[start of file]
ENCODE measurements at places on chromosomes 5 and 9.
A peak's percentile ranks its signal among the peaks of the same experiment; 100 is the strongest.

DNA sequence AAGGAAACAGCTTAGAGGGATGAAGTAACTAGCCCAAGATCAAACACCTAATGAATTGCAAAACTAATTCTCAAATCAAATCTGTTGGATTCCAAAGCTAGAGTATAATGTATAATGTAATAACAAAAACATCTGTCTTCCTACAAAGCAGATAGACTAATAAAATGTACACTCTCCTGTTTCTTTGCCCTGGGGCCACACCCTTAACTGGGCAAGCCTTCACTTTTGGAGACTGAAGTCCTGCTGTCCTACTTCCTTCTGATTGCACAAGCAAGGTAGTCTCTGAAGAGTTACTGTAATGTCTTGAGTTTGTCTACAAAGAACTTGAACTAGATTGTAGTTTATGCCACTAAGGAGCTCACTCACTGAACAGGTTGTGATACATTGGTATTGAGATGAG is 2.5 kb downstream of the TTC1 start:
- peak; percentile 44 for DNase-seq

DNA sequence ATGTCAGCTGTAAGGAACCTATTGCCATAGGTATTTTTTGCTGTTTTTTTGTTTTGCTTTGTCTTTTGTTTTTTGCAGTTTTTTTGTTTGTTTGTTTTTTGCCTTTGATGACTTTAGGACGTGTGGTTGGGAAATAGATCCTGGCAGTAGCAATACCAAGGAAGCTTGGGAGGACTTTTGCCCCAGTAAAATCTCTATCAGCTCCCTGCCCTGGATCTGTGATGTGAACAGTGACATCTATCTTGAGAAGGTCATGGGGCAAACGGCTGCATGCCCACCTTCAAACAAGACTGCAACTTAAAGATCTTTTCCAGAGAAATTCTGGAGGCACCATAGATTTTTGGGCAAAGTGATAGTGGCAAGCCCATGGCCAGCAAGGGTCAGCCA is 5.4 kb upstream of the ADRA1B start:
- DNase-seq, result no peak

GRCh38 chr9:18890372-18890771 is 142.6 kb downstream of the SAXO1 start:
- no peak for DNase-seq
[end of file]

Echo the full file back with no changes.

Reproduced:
ENCODE measurements at places on chromosomes 5 and 9.
A peak's percentile ranks its signal among the peaks of the same experiment; 100 is the strongest.

DNA sequence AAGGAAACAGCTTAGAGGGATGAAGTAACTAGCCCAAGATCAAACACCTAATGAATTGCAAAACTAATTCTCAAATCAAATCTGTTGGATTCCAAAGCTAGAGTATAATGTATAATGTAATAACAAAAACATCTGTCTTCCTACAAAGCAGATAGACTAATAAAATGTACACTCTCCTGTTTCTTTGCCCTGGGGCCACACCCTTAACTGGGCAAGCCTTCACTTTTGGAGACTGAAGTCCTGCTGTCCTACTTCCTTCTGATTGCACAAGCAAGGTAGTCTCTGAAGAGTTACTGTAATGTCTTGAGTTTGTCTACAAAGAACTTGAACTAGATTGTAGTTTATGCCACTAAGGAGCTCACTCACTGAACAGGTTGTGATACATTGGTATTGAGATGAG is 2.5 kb downstream of the TTC1 start:
- peak; percentile 44 for DNase-seq

DNA sequence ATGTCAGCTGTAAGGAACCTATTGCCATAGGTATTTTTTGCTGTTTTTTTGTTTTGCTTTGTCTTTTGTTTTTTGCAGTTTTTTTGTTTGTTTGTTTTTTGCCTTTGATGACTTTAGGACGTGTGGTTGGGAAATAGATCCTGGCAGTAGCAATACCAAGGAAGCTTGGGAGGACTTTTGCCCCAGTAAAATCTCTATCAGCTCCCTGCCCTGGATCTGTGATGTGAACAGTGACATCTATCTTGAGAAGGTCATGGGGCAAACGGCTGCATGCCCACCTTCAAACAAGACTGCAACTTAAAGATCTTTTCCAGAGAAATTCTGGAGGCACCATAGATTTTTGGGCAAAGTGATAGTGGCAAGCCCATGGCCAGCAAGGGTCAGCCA is 5.4 kb upstream of the ADRA1B start:
- DNase-seq, result no peak

GRCh38 chr9:18890372-18890771 is 142.6 kb downstream of the SAXO1 start:
- no peak for DNase-seq